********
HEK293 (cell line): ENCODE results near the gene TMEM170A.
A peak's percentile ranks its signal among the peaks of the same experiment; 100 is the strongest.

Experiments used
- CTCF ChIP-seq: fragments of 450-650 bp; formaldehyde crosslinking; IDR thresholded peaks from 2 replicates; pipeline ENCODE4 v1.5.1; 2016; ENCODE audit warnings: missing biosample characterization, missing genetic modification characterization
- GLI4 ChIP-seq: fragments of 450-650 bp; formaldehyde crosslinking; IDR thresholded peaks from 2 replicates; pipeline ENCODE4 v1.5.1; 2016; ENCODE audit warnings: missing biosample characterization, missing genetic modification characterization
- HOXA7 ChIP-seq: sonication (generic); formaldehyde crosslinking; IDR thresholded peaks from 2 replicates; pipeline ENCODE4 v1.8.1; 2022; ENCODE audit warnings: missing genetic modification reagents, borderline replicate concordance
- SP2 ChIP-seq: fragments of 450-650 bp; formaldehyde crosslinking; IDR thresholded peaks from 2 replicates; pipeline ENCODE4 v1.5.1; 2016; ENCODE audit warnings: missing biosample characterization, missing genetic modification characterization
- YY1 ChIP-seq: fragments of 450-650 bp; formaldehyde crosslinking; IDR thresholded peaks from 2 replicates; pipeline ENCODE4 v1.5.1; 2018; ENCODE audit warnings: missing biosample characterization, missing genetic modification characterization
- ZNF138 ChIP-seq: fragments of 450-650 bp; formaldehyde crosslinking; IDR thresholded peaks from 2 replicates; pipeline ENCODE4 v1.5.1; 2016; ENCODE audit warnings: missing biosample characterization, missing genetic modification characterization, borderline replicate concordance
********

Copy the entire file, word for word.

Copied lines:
HEK293 (cell line): ENCODE results near the gene TMEM170A.
A peak's percentile ranks its signal among the peaks of the same experiment; 100 is the strongest.

Experiments used
- CTCF ChIP-seq: fragments of 450-650 bp; formaldehyde crosslinking; IDR thresholded peaks from 2 replicates; pipeline ENCODE4 v1.5.1; 2016; ENCODE audit warnings: missing biosample characterization, missing genetic modification characterization
- GLI4 ChIP-seq: fragments of 450-650 bp; formaldehyde crosslinking; IDR thresholded peaks from 2 replicates; pipeline ENCODE4 v1.5.1; 2016; ENCODE audit warnings: missing biosample characterization, missing genetic modification characterization
- HOXA7 ChIP-seq: sonication (generic); formaldehyde crosslinking; IDR thresholded peaks from 2 replicates; pipeline ENCODE4 v1.8.1; 2022; ENCODE audit warnings: missing genetic modification reagents, borderline replicate concordance
- SP2 ChIP-seq: fragments of 450-650 bp; formaldehyde crosslinking; IDR thresholded peaks from 2 replicates; pipeline ENCODE4 v1.5.1; 2016; ENCODE audit warnings: missing biosample characterization, missing genetic modification characterization
- YY1 ChIP-seq: fragments of 450-650 bp; formaldehyde crosslinking; IDR thresholded peaks from 2 replicates; pipeline ENCODE4 v1.5.1; 2018; ENCODE audit warnings: missing biosample characterization, missing genetic modification characterization
- ZNF138 ChIP-seq: fragments of 450-650 bp; formaldehyde crosslinking; IDR thresholded peaks from 2 replicates; pipeline ENCODE4 v1.5.1; 2016; ENCODE audit warnings: missing biosample characterization, missing genetic modification characterization, borderline replicate concordance